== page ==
Tea Board of India expects the country’s tea exports to grow to nearly 300 million kg (mkg) in the next three to five years. Tea export is likely to touch 240 mkg in FY-23, backed by a good demand from existing markets and addition of some of the lesser explored ones.
According to Saurav Pahari, Chairman and Deputy Chairman, Tea Board, India is “quite capable” of filling the gap created in the global market due to the ongoing economic crisis in Sri Lanka. “We are looking at an export-led growth and aiming to achieve close to 300 mkg exports in the next five years. Quality will play a huge role in this. We want to compete aggressively with Kenya and Sri Lanka. Our orthodox production is good enough to cater to the markets,” Pahari told the media at an event held on Saturday as part of International Tea Day, organised by the Tea Board in collaboration with Indian Tea Association(ITA).
Exploring target markets
India exported close to 195 mkg of tea in 2021 as the payment issue in Iran and the high freight charges and poor availability of containers impacted exports. The country exported close to 256 mkg of tea in 2019, which was among the highest in recent times. “We are exploring target markets (for ramping up exports) such as North America, Western Europe, Canada and South Korea among others. Once the geo-political situation improves, exports would not just bounce back to pre pandemic levels but grow at a much higher pace,” he said.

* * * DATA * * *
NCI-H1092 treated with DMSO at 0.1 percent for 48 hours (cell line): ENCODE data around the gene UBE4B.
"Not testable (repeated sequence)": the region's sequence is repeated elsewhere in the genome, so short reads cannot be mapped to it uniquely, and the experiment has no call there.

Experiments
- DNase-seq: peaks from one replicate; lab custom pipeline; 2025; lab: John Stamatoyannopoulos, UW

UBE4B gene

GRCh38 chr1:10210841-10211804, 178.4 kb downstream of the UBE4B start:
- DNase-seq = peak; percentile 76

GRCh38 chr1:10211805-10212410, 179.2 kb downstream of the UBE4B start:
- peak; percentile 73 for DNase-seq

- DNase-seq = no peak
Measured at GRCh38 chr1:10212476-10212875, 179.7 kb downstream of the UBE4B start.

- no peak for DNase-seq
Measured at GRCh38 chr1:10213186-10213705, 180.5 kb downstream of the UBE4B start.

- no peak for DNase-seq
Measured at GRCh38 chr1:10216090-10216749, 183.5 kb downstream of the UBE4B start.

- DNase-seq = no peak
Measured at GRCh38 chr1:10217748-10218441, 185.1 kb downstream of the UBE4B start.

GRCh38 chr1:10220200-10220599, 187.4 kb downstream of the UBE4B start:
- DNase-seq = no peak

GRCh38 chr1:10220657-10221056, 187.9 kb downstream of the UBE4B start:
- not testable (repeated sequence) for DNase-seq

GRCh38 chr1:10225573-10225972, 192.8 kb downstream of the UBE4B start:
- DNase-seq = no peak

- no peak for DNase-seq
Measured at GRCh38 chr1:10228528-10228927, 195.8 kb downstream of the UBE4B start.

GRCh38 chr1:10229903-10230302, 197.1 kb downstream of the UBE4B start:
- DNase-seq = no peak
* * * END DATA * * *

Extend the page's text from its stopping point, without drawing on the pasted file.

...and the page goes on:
The industry expects orthodox tea producers to benefit from the lower crop in Sri Lanka, both in terms of volume and value of exports, particularly to countries such as Iraq, Iran, CIS (mainly Russia) and the UAE.
Tea Board would also work closely with the industry to ramp up domestic consumption of tea. The aim would be to make tea more appealing for the younger population. “One of the main thrust areas of our promotional activities would be improving domestic consumption by at least 30 per cent moving forward,” he said.
Focus on sustainability
According to Nayantara Palchoudhuri, Chairperson, ITA, sustainability of the tea sector is no longer just about profitability but also about the wellbeing of all stakeholders. Remunerative tea prices for producers are extremely critical for long term sustainability of the industry. “The oversupply situation prevailing in the market needs to be addressed through generic promotion, product innovation and value addition,” she said.
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